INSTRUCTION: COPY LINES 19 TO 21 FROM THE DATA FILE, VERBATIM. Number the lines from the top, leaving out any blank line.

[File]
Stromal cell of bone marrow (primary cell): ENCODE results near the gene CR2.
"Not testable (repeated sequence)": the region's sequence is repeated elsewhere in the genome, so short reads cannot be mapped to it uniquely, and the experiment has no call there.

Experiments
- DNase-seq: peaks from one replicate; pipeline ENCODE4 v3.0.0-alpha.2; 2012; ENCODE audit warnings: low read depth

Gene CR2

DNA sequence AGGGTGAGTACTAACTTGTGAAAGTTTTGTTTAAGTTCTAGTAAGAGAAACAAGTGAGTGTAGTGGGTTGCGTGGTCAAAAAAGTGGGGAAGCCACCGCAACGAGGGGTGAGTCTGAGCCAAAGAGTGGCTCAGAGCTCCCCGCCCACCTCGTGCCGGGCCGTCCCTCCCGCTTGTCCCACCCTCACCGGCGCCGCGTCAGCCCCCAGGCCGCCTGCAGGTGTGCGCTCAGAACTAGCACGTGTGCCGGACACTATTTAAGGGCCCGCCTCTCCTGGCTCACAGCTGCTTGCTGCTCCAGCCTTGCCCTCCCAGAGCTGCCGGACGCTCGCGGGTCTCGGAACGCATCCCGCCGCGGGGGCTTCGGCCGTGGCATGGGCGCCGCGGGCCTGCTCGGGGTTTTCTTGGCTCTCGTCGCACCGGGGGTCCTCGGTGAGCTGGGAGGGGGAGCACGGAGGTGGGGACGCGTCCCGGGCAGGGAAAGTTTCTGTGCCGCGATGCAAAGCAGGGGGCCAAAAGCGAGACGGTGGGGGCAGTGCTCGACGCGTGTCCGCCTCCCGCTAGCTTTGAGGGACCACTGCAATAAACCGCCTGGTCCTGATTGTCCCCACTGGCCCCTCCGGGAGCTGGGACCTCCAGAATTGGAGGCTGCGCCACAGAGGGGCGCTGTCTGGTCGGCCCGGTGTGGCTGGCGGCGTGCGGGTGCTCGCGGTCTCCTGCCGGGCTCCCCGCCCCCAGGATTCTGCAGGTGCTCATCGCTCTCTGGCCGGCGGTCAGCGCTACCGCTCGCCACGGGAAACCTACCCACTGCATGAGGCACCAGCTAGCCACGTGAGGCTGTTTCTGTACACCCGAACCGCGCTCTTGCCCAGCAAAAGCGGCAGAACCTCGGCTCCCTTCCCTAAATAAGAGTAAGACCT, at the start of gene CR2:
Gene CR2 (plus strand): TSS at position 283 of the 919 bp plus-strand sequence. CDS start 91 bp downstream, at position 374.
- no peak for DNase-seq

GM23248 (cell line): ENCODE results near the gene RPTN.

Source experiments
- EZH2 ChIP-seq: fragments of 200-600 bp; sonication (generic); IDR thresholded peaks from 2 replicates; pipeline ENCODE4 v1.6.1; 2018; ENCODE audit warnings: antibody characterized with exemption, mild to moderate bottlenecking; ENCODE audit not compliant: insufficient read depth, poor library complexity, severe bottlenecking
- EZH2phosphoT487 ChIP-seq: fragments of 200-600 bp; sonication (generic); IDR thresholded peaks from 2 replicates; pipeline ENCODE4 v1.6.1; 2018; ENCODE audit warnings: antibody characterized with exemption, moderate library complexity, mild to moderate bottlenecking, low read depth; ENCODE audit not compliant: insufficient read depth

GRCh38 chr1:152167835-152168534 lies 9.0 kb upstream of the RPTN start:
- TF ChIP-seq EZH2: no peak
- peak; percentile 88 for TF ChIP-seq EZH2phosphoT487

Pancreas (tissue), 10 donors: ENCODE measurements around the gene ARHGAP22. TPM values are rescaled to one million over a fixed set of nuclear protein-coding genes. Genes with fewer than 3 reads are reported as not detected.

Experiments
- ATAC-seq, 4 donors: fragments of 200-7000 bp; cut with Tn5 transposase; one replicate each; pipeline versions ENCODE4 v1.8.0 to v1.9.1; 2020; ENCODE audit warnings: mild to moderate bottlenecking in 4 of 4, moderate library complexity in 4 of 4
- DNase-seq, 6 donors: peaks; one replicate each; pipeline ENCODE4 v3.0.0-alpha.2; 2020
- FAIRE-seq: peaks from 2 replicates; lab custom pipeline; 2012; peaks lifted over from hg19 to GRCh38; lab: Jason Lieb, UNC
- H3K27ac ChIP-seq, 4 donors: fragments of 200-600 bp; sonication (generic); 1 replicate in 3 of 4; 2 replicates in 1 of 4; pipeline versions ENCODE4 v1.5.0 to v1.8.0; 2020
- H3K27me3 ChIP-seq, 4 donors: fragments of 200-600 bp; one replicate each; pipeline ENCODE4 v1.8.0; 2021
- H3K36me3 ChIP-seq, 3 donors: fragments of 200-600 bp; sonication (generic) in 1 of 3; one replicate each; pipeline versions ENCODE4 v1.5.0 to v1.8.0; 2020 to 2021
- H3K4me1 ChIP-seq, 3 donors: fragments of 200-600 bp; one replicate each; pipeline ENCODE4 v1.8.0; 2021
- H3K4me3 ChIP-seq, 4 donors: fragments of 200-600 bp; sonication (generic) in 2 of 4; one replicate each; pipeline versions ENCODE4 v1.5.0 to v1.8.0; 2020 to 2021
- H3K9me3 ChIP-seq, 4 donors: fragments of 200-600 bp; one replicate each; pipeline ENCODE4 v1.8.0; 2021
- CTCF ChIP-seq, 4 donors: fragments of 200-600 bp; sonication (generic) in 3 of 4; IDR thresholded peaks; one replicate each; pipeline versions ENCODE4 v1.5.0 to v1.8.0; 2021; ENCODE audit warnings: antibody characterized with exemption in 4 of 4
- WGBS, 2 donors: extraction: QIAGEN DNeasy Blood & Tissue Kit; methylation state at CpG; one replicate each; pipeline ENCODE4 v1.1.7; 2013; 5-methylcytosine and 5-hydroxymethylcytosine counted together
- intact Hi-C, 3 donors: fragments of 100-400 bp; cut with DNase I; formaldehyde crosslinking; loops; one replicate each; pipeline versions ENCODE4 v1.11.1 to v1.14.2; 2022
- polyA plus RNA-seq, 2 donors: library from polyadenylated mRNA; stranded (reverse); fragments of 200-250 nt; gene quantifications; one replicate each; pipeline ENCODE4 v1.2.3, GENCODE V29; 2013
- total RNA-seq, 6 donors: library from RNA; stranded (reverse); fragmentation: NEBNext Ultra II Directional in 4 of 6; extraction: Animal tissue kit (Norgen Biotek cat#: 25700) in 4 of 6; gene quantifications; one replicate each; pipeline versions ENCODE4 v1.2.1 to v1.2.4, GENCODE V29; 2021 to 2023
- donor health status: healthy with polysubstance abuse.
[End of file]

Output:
- DNase-seq, 6 donors: peaks; one replicate each; pipeline ENCODE4 v3.0.0-alpha.2; 2020
- FAIRE-seq: peaks from 2 replicates; lab custom pipeline; 2012; peaks lifted over from hg19 to GRCh38; lab: Jason Lieb, UNC
- H3K27ac ChIP-seq, 4 donors: fragments of 200-600 bp; sonication (generic); 1 replicate in 3 of 4; 2 replicates in 1 of 4; pipeline versions ENCODE4 v1.5.0 to v1.8.0; 2020